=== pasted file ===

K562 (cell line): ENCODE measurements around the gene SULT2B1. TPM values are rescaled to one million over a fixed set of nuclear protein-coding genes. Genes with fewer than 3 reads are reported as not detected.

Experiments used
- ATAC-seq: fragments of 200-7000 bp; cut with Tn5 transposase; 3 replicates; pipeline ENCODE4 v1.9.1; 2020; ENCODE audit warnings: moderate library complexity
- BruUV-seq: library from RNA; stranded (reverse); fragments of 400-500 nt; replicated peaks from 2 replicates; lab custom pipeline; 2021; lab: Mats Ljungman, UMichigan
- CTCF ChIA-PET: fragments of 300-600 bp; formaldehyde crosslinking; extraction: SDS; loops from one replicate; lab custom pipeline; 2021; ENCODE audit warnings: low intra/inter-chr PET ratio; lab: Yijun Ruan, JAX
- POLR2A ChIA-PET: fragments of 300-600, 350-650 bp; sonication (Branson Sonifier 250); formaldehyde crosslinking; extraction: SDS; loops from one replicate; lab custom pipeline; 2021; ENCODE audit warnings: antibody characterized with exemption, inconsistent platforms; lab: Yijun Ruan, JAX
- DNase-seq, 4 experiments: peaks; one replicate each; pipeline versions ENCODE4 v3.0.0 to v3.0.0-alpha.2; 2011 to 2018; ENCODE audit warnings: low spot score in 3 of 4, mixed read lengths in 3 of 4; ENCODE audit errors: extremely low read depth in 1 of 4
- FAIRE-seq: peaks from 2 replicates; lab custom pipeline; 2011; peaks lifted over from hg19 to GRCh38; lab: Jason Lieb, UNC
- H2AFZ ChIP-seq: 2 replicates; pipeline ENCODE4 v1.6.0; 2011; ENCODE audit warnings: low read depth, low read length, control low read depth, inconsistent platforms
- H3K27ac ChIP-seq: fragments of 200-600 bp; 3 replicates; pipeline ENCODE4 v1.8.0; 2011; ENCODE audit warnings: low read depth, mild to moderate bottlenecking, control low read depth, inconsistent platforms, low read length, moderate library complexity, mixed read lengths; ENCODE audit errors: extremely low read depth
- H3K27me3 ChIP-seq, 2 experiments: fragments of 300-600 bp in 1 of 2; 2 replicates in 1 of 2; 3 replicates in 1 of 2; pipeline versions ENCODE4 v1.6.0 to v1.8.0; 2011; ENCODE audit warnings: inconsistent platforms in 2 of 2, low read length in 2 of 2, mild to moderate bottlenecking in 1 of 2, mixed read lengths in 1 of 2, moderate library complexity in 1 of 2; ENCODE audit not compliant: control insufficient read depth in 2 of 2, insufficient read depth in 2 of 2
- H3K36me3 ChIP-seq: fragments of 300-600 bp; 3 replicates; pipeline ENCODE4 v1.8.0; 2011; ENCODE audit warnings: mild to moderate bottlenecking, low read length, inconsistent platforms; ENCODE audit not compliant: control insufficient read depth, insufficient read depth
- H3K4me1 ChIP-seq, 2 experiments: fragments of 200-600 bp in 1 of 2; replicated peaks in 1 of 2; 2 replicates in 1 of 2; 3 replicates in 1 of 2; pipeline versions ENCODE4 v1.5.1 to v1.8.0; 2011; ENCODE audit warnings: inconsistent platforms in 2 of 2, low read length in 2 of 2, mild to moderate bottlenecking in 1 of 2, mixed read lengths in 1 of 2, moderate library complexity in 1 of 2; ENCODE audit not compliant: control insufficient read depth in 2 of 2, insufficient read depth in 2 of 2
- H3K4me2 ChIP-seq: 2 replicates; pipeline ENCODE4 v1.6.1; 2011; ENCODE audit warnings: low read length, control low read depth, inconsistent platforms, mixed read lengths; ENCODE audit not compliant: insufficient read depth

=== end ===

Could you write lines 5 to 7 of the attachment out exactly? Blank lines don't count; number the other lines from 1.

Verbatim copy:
- CTCF ChIA-PET: fragments of 300-600 bp; formaldehyde crosslinking; extraction: SDS; loops from one replicate; lab custom pipeline; 2021; ENCODE audit warnings: low intra/inter-chr PET ratio; lab: Yijun Ruan, JAX
- POLR2A ChIA-PET: fragments of 300-600, 350-650 bp; sonication (Branson Sonifier 250); formaldehyde crosslinking; extraction: SDS; loops from one replicate; lab custom pipeline; 2021; ENCODE audit warnings: antibody characterized with exemption, inconsistent platforms; lab: Yijun Ruan, JAX
- DNase-seq, 4 experiments: peaks; one replicate each; pipeline versions ENCODE4 v3.0.0 to v3.0.0-alpha.2; 2011 to 2018; ENCODE audit warnings: low spot score in 3 of 4, mixed read lengths in 3 of 4; ENCODE audit errors: extremely low read depth in 1 of 4